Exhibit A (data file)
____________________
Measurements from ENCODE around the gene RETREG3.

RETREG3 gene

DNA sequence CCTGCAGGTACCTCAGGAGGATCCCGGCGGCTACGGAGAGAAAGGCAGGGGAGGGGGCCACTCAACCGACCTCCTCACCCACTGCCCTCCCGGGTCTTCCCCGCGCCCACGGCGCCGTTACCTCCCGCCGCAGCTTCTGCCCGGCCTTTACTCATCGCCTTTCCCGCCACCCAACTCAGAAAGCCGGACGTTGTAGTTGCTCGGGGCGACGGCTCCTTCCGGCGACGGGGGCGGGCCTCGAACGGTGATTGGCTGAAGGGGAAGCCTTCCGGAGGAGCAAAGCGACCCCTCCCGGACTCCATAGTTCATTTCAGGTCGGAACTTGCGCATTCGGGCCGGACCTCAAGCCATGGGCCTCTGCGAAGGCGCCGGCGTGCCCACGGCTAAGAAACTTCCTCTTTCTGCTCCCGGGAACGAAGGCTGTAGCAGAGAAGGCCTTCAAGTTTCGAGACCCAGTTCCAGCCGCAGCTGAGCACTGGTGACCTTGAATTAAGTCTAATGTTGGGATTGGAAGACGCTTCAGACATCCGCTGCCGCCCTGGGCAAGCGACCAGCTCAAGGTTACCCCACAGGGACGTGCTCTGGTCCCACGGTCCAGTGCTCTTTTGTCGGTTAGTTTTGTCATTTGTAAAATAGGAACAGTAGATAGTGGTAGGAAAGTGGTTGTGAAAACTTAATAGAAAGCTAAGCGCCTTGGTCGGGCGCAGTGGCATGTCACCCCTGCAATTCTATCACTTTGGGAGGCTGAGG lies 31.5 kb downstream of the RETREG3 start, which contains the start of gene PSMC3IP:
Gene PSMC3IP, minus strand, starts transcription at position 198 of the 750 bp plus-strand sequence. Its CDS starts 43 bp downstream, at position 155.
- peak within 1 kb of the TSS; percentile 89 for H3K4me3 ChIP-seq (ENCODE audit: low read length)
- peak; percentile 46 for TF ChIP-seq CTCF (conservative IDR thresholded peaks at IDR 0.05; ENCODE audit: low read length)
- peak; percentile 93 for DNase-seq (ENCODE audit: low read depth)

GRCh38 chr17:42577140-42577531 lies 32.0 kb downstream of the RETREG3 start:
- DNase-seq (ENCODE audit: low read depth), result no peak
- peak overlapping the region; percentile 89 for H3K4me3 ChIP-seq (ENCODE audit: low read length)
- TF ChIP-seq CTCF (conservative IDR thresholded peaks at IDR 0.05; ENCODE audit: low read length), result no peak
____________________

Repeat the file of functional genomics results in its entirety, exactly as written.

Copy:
Measurements from ENCODE around the gene RETREG3.

RETREG3 gene

DNA sequence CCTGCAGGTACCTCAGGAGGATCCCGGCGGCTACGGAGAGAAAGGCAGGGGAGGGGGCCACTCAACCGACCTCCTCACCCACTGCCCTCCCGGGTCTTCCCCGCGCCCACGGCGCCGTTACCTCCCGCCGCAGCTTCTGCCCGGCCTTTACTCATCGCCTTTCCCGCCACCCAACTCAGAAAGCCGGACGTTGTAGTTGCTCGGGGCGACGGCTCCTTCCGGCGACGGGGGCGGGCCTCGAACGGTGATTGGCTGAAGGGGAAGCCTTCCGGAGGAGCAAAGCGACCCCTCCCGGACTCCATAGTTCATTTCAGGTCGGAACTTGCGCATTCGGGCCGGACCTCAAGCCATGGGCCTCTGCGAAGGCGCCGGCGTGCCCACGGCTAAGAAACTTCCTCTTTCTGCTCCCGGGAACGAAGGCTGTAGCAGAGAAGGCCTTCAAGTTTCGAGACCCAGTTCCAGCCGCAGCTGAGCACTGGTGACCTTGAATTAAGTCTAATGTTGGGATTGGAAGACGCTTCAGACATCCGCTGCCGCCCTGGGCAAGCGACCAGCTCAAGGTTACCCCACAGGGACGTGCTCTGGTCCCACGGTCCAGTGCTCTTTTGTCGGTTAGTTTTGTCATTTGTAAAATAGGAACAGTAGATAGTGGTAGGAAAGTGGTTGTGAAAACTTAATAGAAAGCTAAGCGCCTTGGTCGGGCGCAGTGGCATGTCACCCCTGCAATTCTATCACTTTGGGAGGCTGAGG lies 31.5 kb downstream of the RETREG3 start, which contains the start of gene PSMC3IP:
Gene PSMC3IP, minus strand, starts transcription at position 198 of the 750 bp plus-strand sequence. Its CDS starts 43 bp downstream, at position 155.
- peak within 1 kb of the TSS; percentile 89 for H3K4me3 ChIP-seq (ENCODE audit: low read length)
- peak; percentile 46 for TF ChIP-seq CTCF (conservative IDR thresholded peaks at IDR 0.05; ENCODE audit: low read length)
- peak; percentile 93 for DNase-seq (ENCODE audit: low read depth)

GRCh38 chr17:42577140-42577531 lies 32.0 kb downstream of the RETREG3 start:
- DNase-seq (ENCODE audit: low read depth), result no peak
- peak overlapping the region; percentile 89 for H3K4me3 ChIP-seq (ENCODE audit: low read length)
- TF ChIP-seq CTCF (conservative IDR thresholded peaks at IDR 0.05; ENCODE audit: low read length), result no peak